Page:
This new doctor changed my prescriptions and told me that what I had been taking was outdated and addictive. The new medicines "worked wonders" and within several weeks, I was fine again, and I have never been even close to having these problems or symptoms again. Perhaps I had a fleeting chemical imbalance in my physical makeup…I don't know…but the situation cleared up as quickly as it appeared!
The first lesson I learned from this experience was that depression and anxiety are physical ailments and conditions…they are not merely mental orientations that can be swept aside with admonitions to "get a grip on yourself" or "go pray about it." Chemical imbalances can do "strange" and awful things to your mind, and I know…having "been there." Secondly, I learned that if you are being treated for any condition and you have doubts about your doctor, you have nothing to lose by getting another option…and you have everything to gain. Just a change in my prescriptions made all the difference in the world.
But the most important lesson I learned was the experience itself…and how persons experiencing anxiety attacks and depression "feel." Now, having "walked in these shoes" I can talk and relate to other suffering and anxious persons in a way I never thought I would be able to. Just several Sundays ago, I had the opportunity to talk with a school teacher at church who was recently put on medical leave at her school due to anxiety attacks she had been experiencing.
There was a time when I would, no doubt, have told her "I will pray for you." But I never would have been able to genuinely say: "I know what you're going through" if I had not had the same experience earlier in my adult life. This teacher knows me as a very self-confident and outgoing prominent member of the church…someone she tells me she looks up to…and I'm sure the story I related to her of my own anxiety experience "surprised" her, as many people relate these kinds of feelings and experiences as indicative of some type of spiritual problem or deficiency on their part. But from the expression on her face, I could tell that we "connected" due to our shared experiences. The tears in her eyes told me she felt I really understood what she was going through, and it was great to see her smile and relax as I comforted her and assured her of my prayers and support.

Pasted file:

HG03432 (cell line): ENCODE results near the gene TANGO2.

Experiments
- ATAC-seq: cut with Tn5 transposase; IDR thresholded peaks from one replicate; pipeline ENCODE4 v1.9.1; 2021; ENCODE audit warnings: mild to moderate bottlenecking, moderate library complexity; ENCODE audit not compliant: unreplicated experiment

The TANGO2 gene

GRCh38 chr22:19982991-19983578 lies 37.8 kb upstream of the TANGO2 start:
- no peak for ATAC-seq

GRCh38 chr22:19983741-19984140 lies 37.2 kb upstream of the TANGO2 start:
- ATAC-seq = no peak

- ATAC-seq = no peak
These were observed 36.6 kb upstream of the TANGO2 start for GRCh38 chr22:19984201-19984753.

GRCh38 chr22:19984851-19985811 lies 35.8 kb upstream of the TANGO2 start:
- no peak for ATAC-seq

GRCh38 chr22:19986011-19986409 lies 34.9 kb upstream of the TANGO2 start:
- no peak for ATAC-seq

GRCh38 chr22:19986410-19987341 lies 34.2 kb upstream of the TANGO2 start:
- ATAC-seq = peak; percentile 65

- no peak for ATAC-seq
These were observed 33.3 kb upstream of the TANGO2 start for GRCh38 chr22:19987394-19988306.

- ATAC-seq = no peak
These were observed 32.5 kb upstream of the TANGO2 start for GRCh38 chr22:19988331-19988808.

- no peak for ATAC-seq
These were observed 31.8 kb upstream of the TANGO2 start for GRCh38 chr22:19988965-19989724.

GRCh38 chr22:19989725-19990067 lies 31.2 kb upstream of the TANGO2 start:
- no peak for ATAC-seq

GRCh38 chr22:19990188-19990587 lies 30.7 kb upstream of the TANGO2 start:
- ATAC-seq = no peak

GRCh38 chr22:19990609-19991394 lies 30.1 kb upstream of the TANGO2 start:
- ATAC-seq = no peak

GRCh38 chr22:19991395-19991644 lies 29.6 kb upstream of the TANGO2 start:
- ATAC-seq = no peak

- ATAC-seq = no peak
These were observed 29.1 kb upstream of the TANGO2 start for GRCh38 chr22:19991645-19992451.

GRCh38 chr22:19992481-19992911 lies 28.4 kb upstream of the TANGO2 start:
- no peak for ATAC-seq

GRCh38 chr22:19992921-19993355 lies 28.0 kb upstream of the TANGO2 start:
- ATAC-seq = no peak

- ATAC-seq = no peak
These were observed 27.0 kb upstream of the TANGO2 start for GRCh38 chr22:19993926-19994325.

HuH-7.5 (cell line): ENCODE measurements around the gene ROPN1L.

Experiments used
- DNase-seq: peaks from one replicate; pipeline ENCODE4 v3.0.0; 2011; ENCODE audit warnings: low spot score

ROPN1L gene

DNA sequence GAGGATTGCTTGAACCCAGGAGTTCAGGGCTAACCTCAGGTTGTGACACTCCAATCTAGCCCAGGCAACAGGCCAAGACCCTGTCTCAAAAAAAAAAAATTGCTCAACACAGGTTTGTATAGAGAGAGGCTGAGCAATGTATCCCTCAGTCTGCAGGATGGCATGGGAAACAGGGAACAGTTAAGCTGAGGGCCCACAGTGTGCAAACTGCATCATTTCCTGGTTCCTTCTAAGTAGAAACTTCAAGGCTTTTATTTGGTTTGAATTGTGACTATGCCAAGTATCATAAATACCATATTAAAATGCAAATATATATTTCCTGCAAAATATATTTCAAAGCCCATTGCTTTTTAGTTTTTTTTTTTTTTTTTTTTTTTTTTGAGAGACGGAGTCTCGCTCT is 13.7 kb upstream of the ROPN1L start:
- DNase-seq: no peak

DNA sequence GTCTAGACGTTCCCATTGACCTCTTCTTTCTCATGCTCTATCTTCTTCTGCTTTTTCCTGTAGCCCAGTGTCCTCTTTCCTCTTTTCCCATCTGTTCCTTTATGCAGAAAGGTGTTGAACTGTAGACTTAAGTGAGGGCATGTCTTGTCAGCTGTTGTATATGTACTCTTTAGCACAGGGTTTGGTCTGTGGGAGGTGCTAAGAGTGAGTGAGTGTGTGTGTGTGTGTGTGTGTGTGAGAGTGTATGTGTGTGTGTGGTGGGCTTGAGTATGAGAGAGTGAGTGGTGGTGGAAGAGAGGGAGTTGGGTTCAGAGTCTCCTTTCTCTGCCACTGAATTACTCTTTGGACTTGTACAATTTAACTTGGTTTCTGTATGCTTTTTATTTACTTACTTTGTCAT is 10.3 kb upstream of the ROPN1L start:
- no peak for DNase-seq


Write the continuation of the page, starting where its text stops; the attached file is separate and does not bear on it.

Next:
I fully believe I had my "trials" with anxiety…if for no other reason…than to prepare me to help others with the same condition. It's not that I know the "answer" to this condition even now, but I believe I have been able to encourage others as they discover that someone they admire has walked in similar "shoes."
Now I can say: "Thank you, Lord, for the 'trial.' I hated going through it, but I am blessed over and over as I am able to minister to those of my brothers and sisters that are "hurting" in a similar way today."
There is an old expression: Monkey see…monkey do! But upon reflection of the truth that "doing" or going thru an experience makes one more perceptive and better able to "see" and understand what someone else is going thru with a like problem…I think we could summarize this lesson with a new "twist": Monkey do…monkey see!
Keep this in mind as we reflect again upon that amazing verse from yesterday's devotion: "Dear brothers and sisters, whenever trouble comes your way, let it be an opportunity for joy" (James 1:2).
Have a wonderful day knowing that God can "work" everything for good in our lives (Ro. 8:28),
I love you,